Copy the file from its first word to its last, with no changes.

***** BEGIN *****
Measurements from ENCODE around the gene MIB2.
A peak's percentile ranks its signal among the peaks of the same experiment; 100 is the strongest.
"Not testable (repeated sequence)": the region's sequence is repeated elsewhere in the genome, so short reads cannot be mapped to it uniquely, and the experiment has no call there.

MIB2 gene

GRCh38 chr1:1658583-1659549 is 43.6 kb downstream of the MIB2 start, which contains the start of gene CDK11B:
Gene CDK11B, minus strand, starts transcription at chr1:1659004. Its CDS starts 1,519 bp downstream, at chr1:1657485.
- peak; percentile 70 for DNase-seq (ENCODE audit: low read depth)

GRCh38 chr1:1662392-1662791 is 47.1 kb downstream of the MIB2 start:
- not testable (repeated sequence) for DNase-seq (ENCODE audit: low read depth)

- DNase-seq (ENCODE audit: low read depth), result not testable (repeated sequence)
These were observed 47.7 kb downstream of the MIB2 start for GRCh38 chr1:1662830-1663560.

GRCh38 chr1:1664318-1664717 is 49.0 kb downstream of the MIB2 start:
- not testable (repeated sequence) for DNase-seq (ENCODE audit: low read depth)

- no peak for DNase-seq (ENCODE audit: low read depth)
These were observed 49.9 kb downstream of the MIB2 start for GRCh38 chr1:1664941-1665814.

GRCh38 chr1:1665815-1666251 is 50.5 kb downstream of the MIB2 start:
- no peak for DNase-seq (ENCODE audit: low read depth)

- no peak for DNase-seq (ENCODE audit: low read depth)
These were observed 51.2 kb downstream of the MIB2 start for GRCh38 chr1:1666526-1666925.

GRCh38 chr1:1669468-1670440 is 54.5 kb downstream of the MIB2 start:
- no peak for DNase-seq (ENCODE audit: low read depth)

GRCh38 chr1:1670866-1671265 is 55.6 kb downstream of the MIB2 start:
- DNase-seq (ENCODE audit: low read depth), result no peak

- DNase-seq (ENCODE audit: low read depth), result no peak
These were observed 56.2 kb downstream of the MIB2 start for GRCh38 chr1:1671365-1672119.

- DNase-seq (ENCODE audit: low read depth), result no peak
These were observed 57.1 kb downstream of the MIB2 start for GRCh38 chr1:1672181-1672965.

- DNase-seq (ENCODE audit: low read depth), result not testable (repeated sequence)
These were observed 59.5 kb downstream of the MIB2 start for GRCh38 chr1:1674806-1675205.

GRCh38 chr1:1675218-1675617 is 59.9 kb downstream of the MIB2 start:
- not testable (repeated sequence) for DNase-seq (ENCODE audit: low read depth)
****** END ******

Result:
Measurements from ENCODE around the gene MIB2.
A peak's percentile ranks its signal among the peaks of the same experiment; 100 is the strongest.
"Not testable (repeated sequence)": the region's sequence is repeated elsewhere in the genome, so short reads cannot be mapped to it uniquely, and the experiment has no call there.

MIB2 gene

GRCh38 chr1:1658583-1659549 is 43.6 kb downstream of the MIB2 start, which contains the start of gene CDK11B:
Gene CDK11B, minus strand, starts transcription at chr1:1659004. Its CDS starts 1,519 bp downstream, at chr1:1657485.
- peak; percentile 70 for DNase-seq (ENCODE audit: low read depth)

GRCh38 chr1:1662392-1662791 is 47.1 kb downstream of the MIB2 start:
- not testable (repeated sequence) for DNase-seq (ENCODE audit: low read depth)

- DNase-seq (ENCODE audit: low read depth), result not testable (repeated sequence)
These were observed 47.7 kb downstream of the MIB2 start for GRCh38 chr1:1662830-1663560.

GRCh38 chr1:1664318-1664717 is 49.0 kb downstream of the MIB2 start:
- not testable (repeated sequence) for DNase-seq (ENCODE audit: low read depth)

- no peak for DNase-seq (ENCODE audit: low read depth)
These were observed 49.9 kb downstream of the MIB2 start for GRCh38 chr1:1664941-1665814.

GRCh38 chr1:1665815-1666251 is 50.5 kb downstream of the MIB2 start:
- no peak for DNase-seq (ENCODE audit: low read depth)

- no peak for DNase-seq (ENCODE audit: low read depth)
These were observed 51.2 kb downstream of the MIB2 start for GRCh38 chr1:1666526-1666925.

GRCh38 chr1:1669468-1670440 is 54.5 kb downstream of the MIB2 start:
- no peak for DNase-seq (ENCODE audit: low read depth)

GRCh38 chr1:1670866-1671265 is 55.6 kb downstream of the MIB2 start:
- DNase-seq (ENCODE audit: low read depth), result no peak

- DNase-seq (ENCODE audit: low read depth), result no peak
These were observed 56.2 kb downstream of the MIB2 start for GRCh38 chr1:1671365-1672119.

- DNase-seq (ENCODE audit: low read depth), result no peak
These were observed 57.1 kb downstream of the MIB2 start for GRCh38 chr1:1672181-1672965.

- DNase-seq (ENCODE audit: low read depth), result not testable (repeated sequence)
These were observed 59.5 kb downstream of the MIB2 start for GRCh38 chr1:1674806-1675205.

GRCh38 chr1:1675218-1675617 is 59.9 kb downstream of the MIB2 start:
- not testable (repeated sequence) for DNase-seq (ENCODE audit: low read depth)